This research concluded that the benefits of inspiratory muscle training (IMT) is significant for COPD patients. Combining IMT to the general exercise reconditioning (GER) does result in a significant improvement rather than GER on its own. Studies have shown inspiratory muscle training improves pulmonary oxygen uptake kinetics.[1]

This study was conducted on male patients who previously smoked cigarettes. This would need to be taken in consideration when interpreting the results as the study did not specify when each participant had last smoked a cigarette. Another important factor is the participant selection. Group A and B were chosen randomly but Group C was not. Group C patients were chosen based upon distant localities who were facing transportation issues and their economic state. They were asked to attend this study for one month. The results would be skewed as Group C was asked to attend for one month whilst Group A and B were scheduled 24 visits in a 8 week period.

According to the WHO, COPD affects both male and females equally due to an increase in female smokers and air pollution.[9] This is an important recognition as the study was focused on males. Further studies shown he conducted on females to ensure improvements are being made.

Although this article has concluded there are significant benefits for COPD patients to practice peripheral muscle exercise whilst undergoing inspiratory muscle exercise (Group A), it does state this does not improve dyspnea and quality of life compared to what is achieved by practicing peripheral training exercise on its own.(Group B) More recent studies in this area suggest that IMT is an effective treatment for patients suffering from COPD and improve the strength of their respiratory muscle, reduce dyspnoea and improvement in exercise capacity. IMT has also been linked to a number of other benefits, such as increasing physical activity which directly links with overall satisfaction with the quality of life [5]

Practical advice[edit]

Participants who are interested in testing out any exercise should complete the Pre- Screening tool prior to commencing the exercise. The aim of this tool is to identify individuals who may be at risk of having an adverse effect during the physical activity/ exercise. If the individual ticks yes to any of the questions, an approval needs to be made by the GP and/ or referral to an allied health professional to confirm the patient's well being and safety before commencing the physical activity/ exercise.

Please have a read through the COPD-X Australian and New Zealand guidelines for the diagnosis and management of COPD.

Please have a look through the Exercise Professionals under the Lung Foundation Australia.

Further information/resources[edit]

References[edit]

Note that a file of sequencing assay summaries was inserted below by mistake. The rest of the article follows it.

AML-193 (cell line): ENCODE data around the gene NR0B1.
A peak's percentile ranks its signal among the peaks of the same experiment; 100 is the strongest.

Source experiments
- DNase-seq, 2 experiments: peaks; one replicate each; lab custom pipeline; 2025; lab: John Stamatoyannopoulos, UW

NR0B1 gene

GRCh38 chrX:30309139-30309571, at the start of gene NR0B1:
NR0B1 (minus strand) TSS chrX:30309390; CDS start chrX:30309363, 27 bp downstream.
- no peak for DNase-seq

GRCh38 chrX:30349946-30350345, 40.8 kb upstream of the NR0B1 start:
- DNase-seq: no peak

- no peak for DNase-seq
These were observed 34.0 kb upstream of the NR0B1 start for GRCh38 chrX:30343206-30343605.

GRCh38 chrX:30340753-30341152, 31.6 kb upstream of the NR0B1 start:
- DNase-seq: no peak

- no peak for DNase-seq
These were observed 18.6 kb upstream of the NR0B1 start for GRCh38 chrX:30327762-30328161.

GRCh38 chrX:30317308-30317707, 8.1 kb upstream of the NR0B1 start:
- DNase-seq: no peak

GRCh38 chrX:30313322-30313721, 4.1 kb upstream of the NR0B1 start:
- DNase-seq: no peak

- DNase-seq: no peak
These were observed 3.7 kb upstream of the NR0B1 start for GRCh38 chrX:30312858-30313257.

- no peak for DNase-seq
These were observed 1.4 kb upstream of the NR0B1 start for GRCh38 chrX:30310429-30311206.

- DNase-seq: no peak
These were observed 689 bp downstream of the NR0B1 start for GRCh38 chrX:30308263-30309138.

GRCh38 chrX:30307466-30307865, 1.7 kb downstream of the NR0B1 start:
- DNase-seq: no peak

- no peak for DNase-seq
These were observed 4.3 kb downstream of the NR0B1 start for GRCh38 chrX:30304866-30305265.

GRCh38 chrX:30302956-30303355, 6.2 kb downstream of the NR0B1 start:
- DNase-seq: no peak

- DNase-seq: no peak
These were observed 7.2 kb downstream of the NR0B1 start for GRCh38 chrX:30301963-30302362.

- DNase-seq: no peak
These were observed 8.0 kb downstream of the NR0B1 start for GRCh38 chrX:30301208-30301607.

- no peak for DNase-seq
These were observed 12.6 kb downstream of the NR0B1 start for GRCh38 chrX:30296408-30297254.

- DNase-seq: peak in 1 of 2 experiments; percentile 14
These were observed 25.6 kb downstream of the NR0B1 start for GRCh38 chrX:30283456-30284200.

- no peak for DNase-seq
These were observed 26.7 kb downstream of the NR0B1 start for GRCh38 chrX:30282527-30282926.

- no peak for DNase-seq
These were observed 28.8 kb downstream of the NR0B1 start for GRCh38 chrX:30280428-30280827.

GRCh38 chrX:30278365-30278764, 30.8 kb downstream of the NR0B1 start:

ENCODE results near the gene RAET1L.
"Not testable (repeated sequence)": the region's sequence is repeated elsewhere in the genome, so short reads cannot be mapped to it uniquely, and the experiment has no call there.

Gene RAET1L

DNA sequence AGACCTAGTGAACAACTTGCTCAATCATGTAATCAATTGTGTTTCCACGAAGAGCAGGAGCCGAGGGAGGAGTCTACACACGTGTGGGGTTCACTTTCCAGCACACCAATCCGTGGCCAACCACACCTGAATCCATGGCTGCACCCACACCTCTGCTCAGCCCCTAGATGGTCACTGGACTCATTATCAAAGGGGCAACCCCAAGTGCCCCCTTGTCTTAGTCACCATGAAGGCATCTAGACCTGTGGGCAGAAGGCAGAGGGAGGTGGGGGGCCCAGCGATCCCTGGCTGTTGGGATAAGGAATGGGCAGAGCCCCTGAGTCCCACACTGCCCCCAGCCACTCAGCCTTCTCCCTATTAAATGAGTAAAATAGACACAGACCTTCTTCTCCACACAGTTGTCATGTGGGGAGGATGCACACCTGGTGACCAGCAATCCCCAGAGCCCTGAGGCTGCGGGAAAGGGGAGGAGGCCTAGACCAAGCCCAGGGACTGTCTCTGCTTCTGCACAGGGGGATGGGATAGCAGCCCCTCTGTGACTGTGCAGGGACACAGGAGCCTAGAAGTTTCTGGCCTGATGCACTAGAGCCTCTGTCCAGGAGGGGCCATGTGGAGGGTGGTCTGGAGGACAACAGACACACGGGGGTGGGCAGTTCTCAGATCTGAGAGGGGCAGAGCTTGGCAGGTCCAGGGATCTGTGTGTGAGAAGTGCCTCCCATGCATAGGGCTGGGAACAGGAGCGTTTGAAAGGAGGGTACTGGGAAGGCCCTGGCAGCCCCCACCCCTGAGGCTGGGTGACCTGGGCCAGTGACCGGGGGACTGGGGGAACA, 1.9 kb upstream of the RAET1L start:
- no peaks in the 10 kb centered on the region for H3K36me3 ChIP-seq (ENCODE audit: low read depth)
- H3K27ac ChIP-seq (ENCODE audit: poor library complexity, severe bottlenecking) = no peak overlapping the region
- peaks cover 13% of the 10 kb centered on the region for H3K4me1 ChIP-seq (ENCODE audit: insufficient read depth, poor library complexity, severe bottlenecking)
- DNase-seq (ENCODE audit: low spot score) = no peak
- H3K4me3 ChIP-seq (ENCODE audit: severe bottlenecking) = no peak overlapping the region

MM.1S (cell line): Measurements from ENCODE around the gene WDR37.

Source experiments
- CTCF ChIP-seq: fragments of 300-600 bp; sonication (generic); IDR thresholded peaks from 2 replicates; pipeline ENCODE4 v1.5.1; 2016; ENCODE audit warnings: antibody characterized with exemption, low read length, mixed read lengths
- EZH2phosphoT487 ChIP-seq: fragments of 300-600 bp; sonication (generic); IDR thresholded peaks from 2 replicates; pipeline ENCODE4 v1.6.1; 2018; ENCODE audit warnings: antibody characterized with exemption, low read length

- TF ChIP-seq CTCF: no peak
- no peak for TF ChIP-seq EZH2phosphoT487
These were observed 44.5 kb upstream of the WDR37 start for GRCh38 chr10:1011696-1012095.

1. a b c Elmorsi, A., Eldesoky, M., Mohsen, M., Shalaby, N., & Abdalla, D. (2016). Effect of inspiratory muscle training on exercise performance and quality of life in patients with chronic obstructive pulmonary disease. Egyptian Journal Of Chest Diseases And Tuberculosis, 65(1), 41-46. doi: 10.1016/j.ejcdt.2015.10.006
  2. Chronic obstructive pulmonary disease (COPD). Retrieved from http://www.who.int/respiratory/copd/en/
  3. a b c Department of Health | Chronic respiratory conditions - including asthma and chronic obstructive pulmonary disease (COPD). Retrieved from http://www.health.gov.au/internet/main/publishing.nsf/content/chronic-respiratory
  4. COPD: The statistics | Lung Foundation Australia. (2018). Retrieved from https://lungfoundation.com.au/health-professionals/clinical-resources/copd/copd-the-statistics/
  5. a b Gosselink, R., De Vos, J., van den Heuvel, S., Segers, J., & Decramer, M et al. (2011). Impact of inspiratory muscle training in patients with COPD: what is the evidence?. European Respiratory Journal, 37(2), 416-425. doi: 10.1183/09031936.00031810
  6. Larson, J., Covey, M., Wirtz, S., Berry, J., Alex, C et al. (1999). Cycle Ergometer and Inspiratory Muscle Training in Chronic Obstructive Pulmonary Disease. American Journal Of Respiratory And Critical Care Medicine, 160(2), 500-507. doi: 10.1164/ajrccm.160.2.9804067
  7. Ramírez-Sarmiento, A., Orozco-Levi, M., Güell, R., Barreiro, E., & Hernandez, N et al. (2002). Inspiratory Muscle Training in Patients with Chronic Obstructive Pulmonary Disease. American Journal Of Respiratory And Critical Care Medicine, 166, 1491–1497. doi: 10.1164/rccm.200202-075OC
  8. COPD: The statistics | Lung Foundation Australia. (2018). Retrieved from https://lungfoundation.com.au/health-professionals/clinical-resources/copd/copd-the-statistics/
  9. Chronic obstructive pulmonary disease (COPD). (2018). Retrieved from http://www.who.int/news-room/fact-sheets/detail/chronic-obstructive-pulmonary-disease-(copd)
  10. Chronic Obstructive Pulmonary Disease - Lung Foundation Australia. (2014). Retrieved from https://lungfoundation.com.au/wp-content/uploads/2013/12/COPD-Chronic-Obstructive-Pulmonary-Disease.pdf
  11. Exercising with Chronic Obstructive Pulmonary Disease (COPD). Retrieved from https://www.gwinnettmedicalcenter.org/media/file/17_12%20EIM%20Rx%20series_Exercising%20with%20COPD_2.pdf